Chromium picolinate could help to reduce carbohydrate cravings and regulate appetite in these patients. A post-hoc analysis of a subpopulation of patients in this study that experienced high carbohydrate cravings suggested that patients treated with chromium picolinate experienced significant improvements in their depression (as measured by the 29-item Hamilton Depression Rating Scale) compared to those treated with a placebo. A more recent study focused on the effects of chromium picolinate supplementation on food intake and satiety. It indicated that chromium supplementation led to reduced cravings for fat, not carbohydrates. http://en.wikipedia.org/wiki/Chromium(III)_picolinate
Chromium is a mineral that humans require in trace amounts. It’s found in small quantities in foods such as brewer’s yeast, calf liver, whole grains, processed meats and cheese.
In 1959, chromium was first identified as an element that enables the hormone insulin to function properly.
Since then, chromium has been studied for diabetes and has become a popular dietary supplement. It is widely available in health food stores, drug stores and online.
Chromium is also believed to help the body process carbohydrates and fats. It is marketed as a weight loss aid for dieters and an ergogenic (muscle-building) aid for bodybuilders and athletes. One form in particular, chromium picolinate, is popular because it is one of the more easily absorbed forms. In 1995, a study headed by Diane Stearns, PhD, at Dartmouth College generated controversy about the safety of chromium picolinate.
The researchers added high concentrations of chromium picolinate, chromium chloride or chromium nicotinate to hamster cells in culture and found that only chromium picolinate could damage the genetic material of the hamster cells.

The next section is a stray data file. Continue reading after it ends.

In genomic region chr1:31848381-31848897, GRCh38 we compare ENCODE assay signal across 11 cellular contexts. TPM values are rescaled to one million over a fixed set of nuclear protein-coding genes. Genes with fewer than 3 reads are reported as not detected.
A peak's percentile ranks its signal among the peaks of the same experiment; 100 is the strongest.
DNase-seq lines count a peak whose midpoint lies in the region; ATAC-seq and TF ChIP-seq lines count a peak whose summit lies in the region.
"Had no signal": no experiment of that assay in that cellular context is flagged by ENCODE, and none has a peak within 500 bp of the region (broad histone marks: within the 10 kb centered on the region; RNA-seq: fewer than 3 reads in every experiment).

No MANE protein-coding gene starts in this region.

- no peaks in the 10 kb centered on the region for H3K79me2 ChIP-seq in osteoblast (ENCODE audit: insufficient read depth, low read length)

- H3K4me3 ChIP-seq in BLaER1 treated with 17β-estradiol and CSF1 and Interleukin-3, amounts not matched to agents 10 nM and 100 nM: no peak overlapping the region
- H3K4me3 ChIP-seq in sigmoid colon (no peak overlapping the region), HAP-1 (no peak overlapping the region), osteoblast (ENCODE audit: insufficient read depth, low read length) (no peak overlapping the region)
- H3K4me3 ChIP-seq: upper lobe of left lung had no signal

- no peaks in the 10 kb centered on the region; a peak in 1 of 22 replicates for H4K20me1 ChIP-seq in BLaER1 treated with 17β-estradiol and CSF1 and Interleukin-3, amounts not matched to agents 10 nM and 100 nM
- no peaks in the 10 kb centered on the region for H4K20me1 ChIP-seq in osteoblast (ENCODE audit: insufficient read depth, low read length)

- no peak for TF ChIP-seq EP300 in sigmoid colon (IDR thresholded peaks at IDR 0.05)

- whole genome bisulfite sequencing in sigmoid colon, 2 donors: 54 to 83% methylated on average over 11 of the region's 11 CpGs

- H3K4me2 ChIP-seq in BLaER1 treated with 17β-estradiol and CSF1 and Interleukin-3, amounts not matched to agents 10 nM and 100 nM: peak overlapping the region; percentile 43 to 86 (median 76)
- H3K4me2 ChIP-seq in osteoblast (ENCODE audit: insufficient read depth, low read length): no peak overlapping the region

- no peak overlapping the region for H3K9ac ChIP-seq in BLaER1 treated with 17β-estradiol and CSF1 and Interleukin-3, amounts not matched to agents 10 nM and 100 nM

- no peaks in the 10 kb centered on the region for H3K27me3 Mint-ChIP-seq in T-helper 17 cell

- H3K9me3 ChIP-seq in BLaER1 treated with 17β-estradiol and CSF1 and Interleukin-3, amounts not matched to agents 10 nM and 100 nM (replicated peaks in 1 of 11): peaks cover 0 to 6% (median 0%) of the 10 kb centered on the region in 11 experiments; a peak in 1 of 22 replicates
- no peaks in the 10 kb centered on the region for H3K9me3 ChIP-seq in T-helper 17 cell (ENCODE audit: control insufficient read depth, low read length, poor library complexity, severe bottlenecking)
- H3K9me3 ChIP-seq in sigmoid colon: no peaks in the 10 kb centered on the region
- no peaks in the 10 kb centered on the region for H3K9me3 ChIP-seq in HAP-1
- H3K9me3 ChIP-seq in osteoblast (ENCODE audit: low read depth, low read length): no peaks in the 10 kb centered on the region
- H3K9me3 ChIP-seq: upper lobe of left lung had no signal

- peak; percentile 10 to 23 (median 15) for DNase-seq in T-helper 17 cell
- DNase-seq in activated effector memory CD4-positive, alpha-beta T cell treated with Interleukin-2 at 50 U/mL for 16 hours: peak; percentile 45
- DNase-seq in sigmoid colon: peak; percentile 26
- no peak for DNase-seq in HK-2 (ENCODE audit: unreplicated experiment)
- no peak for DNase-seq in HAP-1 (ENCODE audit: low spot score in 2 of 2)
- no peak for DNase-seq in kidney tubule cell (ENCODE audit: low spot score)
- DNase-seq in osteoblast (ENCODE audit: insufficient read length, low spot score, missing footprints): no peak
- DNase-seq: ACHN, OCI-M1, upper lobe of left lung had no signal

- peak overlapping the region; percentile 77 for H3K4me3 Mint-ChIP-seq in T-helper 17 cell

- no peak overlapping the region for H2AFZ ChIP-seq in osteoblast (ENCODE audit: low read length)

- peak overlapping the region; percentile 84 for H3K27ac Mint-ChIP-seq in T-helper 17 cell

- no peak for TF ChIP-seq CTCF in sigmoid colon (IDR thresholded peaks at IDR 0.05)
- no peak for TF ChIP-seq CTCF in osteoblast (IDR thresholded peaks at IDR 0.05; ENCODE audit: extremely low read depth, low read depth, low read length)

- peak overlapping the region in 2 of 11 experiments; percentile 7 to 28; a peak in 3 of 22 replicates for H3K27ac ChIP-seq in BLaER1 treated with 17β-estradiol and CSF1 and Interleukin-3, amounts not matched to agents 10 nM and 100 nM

Since then, other laboratory studies using cell cultures and animals have suggested chromium picolinate causes oxidative stress and DNA damage.
Critics say that the scientists used unrealistically high doses and that administering chromium to cells in test tubes is not the same as taking chromium supplements orally.
No adverse events have been consistently and frequently reported with short-term chromium use in human studies. For this reason, the Institute of Medicine has not set a recommended upper limit for chromium.
In 2004, the Institute of Medicine reviewed the safety information on chromium for a prototype monograph and concluded that chromium picolinate is safe when used in a way consistent with published clinical data (up to 1.6 milligrams of chromium picolinate per day or 200 micrograms of chromium per day for three to six months).
There is very little information, however, about the safety of long-term use of chromium. There have been rare clinical case reports of adverse side effects after taking chromium picolinate supplements.
For example, a report published in the journal The Annals of Pharmacotherapy described the case of a 33-year-old woman who developed kidney failure, liver damage, and anemia after taking 1,200 to 2,400 micrograms of chromium picolinate (approximately six to 12 times the recommended daily allowance) for five months for weight loss.